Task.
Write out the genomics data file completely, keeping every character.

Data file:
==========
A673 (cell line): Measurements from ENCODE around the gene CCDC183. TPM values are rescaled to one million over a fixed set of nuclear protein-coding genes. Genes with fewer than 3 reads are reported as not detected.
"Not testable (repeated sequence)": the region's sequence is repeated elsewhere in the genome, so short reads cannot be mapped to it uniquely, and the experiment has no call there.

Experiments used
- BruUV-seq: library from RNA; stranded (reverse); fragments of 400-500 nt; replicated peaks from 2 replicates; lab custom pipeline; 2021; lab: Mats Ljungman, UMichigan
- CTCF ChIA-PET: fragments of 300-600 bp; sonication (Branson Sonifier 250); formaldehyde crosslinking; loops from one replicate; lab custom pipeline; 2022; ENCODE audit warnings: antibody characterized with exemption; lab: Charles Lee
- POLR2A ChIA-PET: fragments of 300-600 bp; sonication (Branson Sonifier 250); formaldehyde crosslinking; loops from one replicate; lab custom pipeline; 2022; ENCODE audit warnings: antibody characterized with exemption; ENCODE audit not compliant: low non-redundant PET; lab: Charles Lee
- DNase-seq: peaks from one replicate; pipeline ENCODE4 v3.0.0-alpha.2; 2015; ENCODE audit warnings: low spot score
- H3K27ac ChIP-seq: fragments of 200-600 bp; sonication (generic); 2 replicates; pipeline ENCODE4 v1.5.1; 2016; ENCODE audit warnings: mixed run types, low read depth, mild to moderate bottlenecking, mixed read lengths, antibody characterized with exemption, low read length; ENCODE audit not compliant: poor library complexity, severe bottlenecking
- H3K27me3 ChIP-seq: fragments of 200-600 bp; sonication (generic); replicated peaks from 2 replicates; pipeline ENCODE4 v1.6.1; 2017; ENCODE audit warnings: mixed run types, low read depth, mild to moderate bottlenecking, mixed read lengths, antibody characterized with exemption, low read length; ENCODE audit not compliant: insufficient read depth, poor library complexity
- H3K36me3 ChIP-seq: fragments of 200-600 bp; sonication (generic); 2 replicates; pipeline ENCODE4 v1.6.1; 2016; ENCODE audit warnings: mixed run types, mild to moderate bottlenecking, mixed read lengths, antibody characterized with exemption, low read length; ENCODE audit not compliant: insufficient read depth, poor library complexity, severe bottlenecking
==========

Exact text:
A673 (cell line): Measurements from ENCODE around the gene CCDC183. TPM values are rescaled to one million over a fixed set of nuclear protein-coding genes. Genes with fewer than 3 reads are reported as not detected.
"Not testable (repeated sequence)": the region's sequence is repeated elsewhere in the genome, so short reads cannot be mapped to it uniquely, and the experiment has no call there.

Experiments used
- BruUV-seq: library from RNA; stranded (reverse); fragments of 400-500 nt; replicated peaks from 2 replicates; lab custom pipeline; 2021; lab: Mats Ljungman, UMichigan
- CTCF ChIA-PET: fragments of 300-600 bp; sonication (Branson Sonifier 250); formaldehyde crosslinking; loops from one replicate; lab custom pipeline; 2022; ENCODE audit warnings: antibody characterized with exemption; lab: Charles Lee
- POLR2A ChIA-PET: fragments of 300-600 bp; sonication (Branson Sonifier 250); formaldehyde crosslinking; loops from one replicate; lab custom pipeline; 2022; ENCODE audit warnings: antibody characterized with exemption; ENCODE audit not compliant: low non-redundant PET; lab: Charles Lee
- DNase-seq: peaks from one replicate; pipeline ENCODE4 v3.0.0-alpha.2; 2015; ENCODE audit warnings: low spot score
- H3K27ac ChIP-seq: fragments of 200-600 bp; sonication (generic); 2 replicates; pipeline ENCODE4 v1.5.1; 2016; ENCODE audit warnings: mixed run types, low read depth, mild to moderate bottlenecking, mixed read lengths, antibody characterized with exemption, low read length; ENCODE audit not compliant: poor library complexity, severe bottlenecking
- H3K27me3 ChIP-seq: fragments of 200-600 bp; sonication (generic); replicated peaks from 2 replicates; pipeline ENCODE4 v1.6.1; 2017; ENCODE audit warnings: mixed run types, low read depth, mild to moderate bottlenecking, mixed read lengths, antibody characterized with exemption, low read length; ENCODE audit not compliant: insufficient read depth, poor library complexity
- H3K36me3 ChIP-seq: fragments of 200-600 bp; sonication (generic); 2 replicates; pipeline ENCODE4 v1.6.1; 2016; ENCODE audit warnings: mixed run types, mild to moderate bottlenecking, mixed read lengths, antibody characterized with exemption, low read length; ENCODE audit not compliant: insufficient read depth, poor library complexity, severe bottlenecking